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8 Steps to Take Care of a Grease Fire

There’s no doubt about it – grease fires are scary. They’re one of the most common causes of household fires in the US and can quickly grow out of control for the unsuspecting home chef.

Fortunately, there are ways to prevent and handle grease fires to avoid costly damages or injuries. Here are eight steps to prevent and manage a grease fire.

Prevent it from happening

As grandmothers always say: one ounce of prevention is worth a pound of cure. While accidents do happen, the best way to keep everyone safe is to exercise caution in the kitchen.

  • Don’t leave the kitchen unattended if you’re cooking with grease
  • Clear the area around your stovetop of flammable items, including things like oven mitts or towels hanging from the range hood
  • Go slow – let oil and grease heat up slowly and don’t let it get too hot
  • Add food to pots gently, one at a time, to avoid splattering
  • Don’t cook if you’ve been drinking alcohol or otherwise in a state of impaired judgment
  • Keep pot lids nearby and know the location of your nearest fire extinguisher
  • Check your smoke detectors

In general, be slow and careful when cooking with grease and have a plan ready in case of a fire. If your pan starts smoking, then it’s time to turn off the heat.

Don’t panic & don’t use water

A grease fire does require quick action, but it’s important not to panic. Being thoroughly prepared and knowing precisely what to do in the event of a grease fire can prevent you from making mistakes.

Speaking of mistakes, the number one mistake is using water to put out a grease fire. It may sound counterintuitive but remember – water and oil don’t mix. Water can boil instantly upon contact with a grease fire, turning into scalding steam and causing oil to splatter, taking fire with it. Do not use water on a grease fire.

Turn off the heat

If it’s safe to do so, quickly turn off the source of the heat to the stovetop or oven. Don’t try to move the pan off the burner, though, as this can agitate the flame and potentially make it worse.

Cover the flame

You can cover the flame with the pot lid or a metal baking sheet – but not a flammable dish towel or wet rag. Avoid glass and ceramic, too, as these can shatter if heated too quickly.

Covering a grease fire is meant to essentially suffocate a flame, as it can’t keep burning without a supply of oxygen. It will also prevent the fire from spreading elsewhere in the kitchen.

Generally, suffocating the flame will be enough to put it out – but if not, there are more steps you can take.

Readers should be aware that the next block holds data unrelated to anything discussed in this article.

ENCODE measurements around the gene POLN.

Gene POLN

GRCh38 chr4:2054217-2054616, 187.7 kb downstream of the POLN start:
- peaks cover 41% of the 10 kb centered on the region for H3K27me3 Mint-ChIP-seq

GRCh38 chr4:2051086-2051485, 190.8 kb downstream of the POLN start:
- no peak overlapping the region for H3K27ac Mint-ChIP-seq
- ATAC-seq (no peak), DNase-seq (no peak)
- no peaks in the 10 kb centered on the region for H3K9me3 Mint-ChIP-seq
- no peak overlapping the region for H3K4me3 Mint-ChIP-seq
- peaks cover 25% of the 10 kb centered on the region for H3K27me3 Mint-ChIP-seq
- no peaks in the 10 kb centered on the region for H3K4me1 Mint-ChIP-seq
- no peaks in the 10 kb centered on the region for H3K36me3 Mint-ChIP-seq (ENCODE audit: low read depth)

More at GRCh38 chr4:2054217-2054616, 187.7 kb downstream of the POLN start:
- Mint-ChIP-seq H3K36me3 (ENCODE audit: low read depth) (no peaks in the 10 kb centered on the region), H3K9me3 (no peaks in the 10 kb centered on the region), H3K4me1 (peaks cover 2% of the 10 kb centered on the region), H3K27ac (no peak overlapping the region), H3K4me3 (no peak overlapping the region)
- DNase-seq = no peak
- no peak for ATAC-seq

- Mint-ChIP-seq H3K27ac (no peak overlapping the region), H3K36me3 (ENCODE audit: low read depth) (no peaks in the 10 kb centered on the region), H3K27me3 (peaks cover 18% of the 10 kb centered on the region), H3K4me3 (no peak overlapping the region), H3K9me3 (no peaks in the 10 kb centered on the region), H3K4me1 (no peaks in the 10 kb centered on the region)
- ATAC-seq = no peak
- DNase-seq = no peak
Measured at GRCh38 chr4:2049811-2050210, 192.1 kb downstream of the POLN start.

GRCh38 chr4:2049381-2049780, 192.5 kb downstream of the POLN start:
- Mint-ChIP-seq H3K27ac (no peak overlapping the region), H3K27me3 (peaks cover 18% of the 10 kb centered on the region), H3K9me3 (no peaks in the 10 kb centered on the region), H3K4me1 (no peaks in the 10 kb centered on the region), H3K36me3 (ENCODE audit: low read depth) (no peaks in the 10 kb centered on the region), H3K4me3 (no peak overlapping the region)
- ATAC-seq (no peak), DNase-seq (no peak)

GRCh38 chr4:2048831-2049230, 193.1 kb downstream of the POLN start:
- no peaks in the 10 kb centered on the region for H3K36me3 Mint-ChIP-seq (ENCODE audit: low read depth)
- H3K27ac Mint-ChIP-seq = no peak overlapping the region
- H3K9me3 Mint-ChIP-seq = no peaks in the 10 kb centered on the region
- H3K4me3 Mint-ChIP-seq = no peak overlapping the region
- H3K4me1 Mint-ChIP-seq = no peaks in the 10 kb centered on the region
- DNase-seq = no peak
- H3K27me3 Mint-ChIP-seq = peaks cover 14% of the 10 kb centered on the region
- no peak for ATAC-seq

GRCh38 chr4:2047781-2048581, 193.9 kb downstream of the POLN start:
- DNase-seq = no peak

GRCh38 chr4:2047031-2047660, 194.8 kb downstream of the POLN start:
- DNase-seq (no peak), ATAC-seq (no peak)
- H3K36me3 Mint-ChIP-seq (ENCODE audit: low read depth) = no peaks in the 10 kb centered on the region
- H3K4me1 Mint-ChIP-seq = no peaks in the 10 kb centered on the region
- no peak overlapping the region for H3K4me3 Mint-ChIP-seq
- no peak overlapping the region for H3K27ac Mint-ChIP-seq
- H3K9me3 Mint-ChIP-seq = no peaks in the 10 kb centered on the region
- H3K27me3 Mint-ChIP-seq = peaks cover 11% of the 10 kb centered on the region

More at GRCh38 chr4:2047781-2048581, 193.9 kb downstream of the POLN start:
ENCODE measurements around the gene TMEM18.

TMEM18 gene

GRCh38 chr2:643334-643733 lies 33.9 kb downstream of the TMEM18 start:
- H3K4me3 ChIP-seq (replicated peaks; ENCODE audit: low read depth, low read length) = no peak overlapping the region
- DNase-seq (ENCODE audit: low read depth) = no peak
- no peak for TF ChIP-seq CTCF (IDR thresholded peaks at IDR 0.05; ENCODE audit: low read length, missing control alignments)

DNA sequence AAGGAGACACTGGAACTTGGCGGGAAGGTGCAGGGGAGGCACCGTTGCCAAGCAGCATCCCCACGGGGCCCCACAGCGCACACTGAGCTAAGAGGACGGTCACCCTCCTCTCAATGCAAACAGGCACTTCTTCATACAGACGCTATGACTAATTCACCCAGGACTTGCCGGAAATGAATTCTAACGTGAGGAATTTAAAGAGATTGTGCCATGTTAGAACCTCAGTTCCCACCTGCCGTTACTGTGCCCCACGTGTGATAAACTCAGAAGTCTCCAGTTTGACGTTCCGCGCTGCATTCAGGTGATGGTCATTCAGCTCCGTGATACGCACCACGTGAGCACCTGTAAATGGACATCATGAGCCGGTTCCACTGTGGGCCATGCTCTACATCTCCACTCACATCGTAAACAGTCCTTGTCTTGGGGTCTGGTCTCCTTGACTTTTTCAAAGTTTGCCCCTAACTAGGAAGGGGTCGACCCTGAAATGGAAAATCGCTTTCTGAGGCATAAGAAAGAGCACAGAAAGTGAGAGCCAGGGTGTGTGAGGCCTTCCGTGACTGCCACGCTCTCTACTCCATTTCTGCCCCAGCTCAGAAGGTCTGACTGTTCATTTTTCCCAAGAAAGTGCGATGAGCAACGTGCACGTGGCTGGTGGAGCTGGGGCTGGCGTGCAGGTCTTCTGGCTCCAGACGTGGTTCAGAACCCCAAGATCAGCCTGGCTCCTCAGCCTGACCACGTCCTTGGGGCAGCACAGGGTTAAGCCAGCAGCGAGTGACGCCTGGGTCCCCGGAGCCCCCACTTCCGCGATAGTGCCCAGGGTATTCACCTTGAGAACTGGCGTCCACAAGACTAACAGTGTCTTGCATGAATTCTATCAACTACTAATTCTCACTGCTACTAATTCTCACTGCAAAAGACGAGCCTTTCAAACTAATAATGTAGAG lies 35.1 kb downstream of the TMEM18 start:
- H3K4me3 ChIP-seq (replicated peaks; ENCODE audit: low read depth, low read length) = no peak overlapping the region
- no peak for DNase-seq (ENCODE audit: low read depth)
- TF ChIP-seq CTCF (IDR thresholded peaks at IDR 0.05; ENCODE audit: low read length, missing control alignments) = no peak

Toss some baking soda or salt

If you don’t have a lid on hand and the fire is small, throw baking soda or salt on top. Baking soda and salt can help smother flames like a cover can.

Do NOT mistake flour or baking powder for baking soda. Flour and baking powder are easily combustible and will make things worse. If you’re in doubt about the identity of your white powder, then don’t use it.

Wait for it to cool down

Even if the danger is gone, it’s still prudent to wait a while before attempting to clean up. Your cooking materials may still be scorching to the touch, so you can avoid burns by waiting for them to cool.

Use a fire extinguisher

If the flame gets too big to manage, pull the pin on your nearest fire extinguisher and aim directly at the source of the fire. Squeeze the handle and spray using a sweeping motion until the fire goes out completely.

If you don’t have a fire extinguisher readily available or using one isn’t enough to put out the flames, then it’s time to evacuate and call 911 once you’re a safe distance away.

Call for fire & smoke restoration help

Once all is said and done, you may have damage to your home from the fire or smoke. Fortunately, our pros here at All Dry USA are here to help if you’re in need of restoration services. We can restore your walls, household items, furniture, and whatever else has been damaged by smoke and fire. Just give us a call when you’re ready!

Ben Suiskind

Chief Executive Officer at All Dry USA
With Ben’s knowledge, and visionary leadership, All Dry USA has expanded into a national, full-service property damage restoration company with multiple locations across the United States. Ben holds numerous specialty licenses and certifications in restoration and construction.
Ben Suiskind

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